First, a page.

Describe the Video Clip to a Partner
The teacher chooses a short video without dialogue (e.g. a Pixar film or old silent film). Student A watches the first two minutes of the video while Student B puts his head down or leaves the room. After the first two minutes of the film, the teacher pauses the video and Student A describes what he saw to Student B. Students then switch roles for the next two minutes of the video. At the end of the video, the students must put together an accurate summary of everything that happened in the film.
More difficult version: Students describe what is happening while they are watching the video.
Students are given three words and have to determine what word collocates with all three words. For example, if the words are “super,” “mainframe,” and “personal,” the word that collocates with all three is “computer.”
Also try this odd-one-out collocations game.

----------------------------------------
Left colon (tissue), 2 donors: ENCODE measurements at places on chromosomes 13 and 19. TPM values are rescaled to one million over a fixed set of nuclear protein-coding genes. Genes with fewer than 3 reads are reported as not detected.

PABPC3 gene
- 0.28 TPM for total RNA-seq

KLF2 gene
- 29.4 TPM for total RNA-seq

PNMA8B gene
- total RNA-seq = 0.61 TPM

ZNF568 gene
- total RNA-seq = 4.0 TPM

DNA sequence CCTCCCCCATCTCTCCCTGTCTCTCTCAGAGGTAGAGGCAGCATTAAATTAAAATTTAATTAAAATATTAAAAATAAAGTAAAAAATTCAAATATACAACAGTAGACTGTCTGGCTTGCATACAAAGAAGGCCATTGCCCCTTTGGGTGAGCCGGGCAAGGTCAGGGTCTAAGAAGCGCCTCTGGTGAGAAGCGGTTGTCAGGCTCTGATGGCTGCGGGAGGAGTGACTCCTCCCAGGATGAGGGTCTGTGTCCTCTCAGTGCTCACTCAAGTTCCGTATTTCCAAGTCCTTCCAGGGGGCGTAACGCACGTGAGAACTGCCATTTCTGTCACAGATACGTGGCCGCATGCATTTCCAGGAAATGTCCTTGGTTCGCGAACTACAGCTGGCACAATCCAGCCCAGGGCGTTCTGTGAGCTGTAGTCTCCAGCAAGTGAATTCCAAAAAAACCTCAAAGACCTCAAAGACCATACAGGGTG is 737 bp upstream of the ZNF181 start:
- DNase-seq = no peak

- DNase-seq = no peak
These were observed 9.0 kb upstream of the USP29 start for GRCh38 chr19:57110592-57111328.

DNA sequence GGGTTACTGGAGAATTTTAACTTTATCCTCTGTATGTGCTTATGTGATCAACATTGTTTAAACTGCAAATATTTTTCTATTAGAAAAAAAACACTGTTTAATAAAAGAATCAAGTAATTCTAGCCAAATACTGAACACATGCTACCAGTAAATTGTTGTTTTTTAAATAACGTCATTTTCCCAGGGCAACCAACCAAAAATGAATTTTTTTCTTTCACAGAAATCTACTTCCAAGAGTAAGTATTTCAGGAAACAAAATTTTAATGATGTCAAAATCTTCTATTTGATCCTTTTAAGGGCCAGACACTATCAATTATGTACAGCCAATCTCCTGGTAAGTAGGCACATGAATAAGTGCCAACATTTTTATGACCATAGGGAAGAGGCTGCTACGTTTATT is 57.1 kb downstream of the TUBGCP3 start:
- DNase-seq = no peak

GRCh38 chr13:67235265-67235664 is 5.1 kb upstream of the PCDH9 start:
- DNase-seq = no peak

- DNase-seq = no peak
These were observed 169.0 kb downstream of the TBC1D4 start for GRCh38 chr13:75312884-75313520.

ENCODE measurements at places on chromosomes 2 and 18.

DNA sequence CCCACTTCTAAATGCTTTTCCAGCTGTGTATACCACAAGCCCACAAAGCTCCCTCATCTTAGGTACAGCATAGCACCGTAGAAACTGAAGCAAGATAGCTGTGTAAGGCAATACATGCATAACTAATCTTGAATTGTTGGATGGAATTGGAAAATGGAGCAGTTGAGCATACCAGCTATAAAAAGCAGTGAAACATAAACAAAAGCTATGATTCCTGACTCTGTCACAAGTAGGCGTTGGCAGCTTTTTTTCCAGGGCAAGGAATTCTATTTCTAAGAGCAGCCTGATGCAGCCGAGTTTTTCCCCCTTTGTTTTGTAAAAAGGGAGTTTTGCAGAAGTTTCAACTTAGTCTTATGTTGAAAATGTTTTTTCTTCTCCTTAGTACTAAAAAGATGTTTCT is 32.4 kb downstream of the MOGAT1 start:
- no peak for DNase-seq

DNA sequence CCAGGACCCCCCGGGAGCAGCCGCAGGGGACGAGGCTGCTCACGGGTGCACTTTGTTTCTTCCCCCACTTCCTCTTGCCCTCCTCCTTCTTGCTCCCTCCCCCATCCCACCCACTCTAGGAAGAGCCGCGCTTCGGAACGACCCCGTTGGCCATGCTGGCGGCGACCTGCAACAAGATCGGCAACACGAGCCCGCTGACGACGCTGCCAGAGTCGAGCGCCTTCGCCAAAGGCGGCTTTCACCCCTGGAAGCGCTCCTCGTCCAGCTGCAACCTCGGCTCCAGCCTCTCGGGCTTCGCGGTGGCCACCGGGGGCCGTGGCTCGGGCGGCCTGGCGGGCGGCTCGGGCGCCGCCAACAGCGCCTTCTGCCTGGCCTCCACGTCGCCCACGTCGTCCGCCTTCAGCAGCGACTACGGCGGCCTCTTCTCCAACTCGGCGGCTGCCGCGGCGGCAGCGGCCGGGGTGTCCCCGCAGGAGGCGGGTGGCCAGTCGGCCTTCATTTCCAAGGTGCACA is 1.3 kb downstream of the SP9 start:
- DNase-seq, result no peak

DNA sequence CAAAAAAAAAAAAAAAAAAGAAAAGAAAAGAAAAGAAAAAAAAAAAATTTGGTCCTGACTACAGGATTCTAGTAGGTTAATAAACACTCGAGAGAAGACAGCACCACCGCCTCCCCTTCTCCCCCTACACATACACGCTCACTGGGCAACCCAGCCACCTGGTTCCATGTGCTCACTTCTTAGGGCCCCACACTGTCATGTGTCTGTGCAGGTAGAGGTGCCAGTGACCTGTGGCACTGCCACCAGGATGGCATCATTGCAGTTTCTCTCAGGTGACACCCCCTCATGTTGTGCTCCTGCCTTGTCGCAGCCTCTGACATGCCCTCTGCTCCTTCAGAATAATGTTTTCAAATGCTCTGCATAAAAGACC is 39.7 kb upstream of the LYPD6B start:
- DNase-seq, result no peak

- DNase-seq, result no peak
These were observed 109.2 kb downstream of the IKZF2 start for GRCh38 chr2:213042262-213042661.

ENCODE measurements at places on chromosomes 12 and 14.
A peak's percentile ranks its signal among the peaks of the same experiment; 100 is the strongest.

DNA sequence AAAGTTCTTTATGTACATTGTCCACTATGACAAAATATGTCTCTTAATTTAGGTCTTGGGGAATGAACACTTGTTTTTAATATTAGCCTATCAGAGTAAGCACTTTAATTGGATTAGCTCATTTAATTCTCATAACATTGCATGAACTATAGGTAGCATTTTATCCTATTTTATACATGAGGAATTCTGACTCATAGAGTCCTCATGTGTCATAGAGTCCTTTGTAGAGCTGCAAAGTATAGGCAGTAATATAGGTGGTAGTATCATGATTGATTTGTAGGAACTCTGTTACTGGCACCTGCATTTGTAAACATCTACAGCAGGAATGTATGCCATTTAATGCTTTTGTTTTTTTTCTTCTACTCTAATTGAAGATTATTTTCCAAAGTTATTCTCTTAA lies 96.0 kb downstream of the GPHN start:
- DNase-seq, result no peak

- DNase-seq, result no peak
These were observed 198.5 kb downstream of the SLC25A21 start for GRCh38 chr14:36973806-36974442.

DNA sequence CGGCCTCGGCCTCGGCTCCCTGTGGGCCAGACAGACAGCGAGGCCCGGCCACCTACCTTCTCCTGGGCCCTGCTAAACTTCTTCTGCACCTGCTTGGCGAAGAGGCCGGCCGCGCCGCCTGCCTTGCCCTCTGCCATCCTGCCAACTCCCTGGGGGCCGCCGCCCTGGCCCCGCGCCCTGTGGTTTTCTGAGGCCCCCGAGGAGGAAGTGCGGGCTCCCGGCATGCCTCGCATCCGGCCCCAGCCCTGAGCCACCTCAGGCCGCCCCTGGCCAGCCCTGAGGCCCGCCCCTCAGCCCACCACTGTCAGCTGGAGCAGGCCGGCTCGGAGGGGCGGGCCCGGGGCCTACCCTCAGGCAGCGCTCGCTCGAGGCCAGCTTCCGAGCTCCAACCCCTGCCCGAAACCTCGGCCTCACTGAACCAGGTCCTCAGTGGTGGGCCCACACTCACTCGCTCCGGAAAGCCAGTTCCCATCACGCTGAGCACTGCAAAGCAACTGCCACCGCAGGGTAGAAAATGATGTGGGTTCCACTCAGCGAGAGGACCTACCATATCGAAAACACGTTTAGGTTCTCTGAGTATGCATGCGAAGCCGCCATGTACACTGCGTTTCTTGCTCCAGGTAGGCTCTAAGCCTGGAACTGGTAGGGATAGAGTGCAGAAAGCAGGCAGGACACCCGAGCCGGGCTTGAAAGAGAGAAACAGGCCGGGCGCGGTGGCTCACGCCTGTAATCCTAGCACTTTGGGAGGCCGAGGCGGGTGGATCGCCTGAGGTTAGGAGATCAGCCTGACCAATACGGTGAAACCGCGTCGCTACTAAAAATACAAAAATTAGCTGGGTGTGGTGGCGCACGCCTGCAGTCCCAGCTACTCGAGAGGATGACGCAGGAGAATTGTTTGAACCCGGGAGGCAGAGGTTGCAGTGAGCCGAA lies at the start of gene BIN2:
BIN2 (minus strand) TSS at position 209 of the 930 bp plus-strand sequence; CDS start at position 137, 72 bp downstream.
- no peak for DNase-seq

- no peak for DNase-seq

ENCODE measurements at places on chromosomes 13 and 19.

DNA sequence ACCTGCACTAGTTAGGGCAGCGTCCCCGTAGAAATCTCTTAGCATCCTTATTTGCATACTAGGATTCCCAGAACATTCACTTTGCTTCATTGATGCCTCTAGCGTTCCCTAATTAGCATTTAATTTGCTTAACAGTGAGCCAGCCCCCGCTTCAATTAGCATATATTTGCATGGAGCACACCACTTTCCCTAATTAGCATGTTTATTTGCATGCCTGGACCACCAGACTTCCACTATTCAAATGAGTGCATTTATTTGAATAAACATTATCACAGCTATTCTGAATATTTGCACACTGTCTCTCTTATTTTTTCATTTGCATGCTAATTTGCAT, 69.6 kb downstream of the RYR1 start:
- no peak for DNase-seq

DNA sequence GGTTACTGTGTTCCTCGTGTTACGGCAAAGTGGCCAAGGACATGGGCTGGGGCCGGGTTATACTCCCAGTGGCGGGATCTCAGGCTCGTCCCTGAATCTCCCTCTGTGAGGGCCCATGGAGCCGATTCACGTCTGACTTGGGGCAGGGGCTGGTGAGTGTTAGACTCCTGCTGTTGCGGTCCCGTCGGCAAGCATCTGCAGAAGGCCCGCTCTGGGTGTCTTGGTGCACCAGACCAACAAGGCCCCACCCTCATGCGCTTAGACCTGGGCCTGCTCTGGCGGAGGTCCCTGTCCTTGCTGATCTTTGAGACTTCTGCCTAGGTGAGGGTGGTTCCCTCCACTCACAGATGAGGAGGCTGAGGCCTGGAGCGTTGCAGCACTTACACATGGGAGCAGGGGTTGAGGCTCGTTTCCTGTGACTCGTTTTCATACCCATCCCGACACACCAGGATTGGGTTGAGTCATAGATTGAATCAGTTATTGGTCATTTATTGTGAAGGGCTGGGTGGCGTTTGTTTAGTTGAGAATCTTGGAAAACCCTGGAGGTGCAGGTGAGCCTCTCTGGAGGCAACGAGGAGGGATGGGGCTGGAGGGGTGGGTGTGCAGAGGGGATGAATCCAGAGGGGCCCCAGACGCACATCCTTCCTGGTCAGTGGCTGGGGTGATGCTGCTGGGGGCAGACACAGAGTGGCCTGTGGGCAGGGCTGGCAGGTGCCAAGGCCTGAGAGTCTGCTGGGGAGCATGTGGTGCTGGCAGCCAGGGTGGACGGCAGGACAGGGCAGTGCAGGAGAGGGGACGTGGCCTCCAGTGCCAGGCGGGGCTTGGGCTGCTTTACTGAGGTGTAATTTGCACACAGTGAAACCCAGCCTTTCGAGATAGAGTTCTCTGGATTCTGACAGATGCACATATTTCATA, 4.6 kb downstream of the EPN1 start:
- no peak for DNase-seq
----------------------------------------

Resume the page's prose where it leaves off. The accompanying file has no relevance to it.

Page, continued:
The Expert Game
One student is chosen to be an “expert” on a certain topic (female fashion trends, child psychology, baseball cards, aliens, etc.). The other students ask the “expert” questions about her area of expertise. The “expert” must immediately answer everyone’s questions by making up the information on the spot. Students should be encouraged to be creative and to try to convince the class that they really know about the subject. To make the activity more fun (and challenging), the teacher should choose topics that the students know absolutely nothing about.
Taboo is a word guessing game by Hasbro. A player chooses a card and has to make his partners guess the word on the card without saying the “taboo” words. For example, a student may have to make his partners guess the word “pool” without saying the words “swim,” “water,” or “bathing suit.” Students work in pairs or groups of three and compete against other groups. Students can use the actual game cards from Hasbro or cards that the teacher creates. For ideas, see these sets of game cards: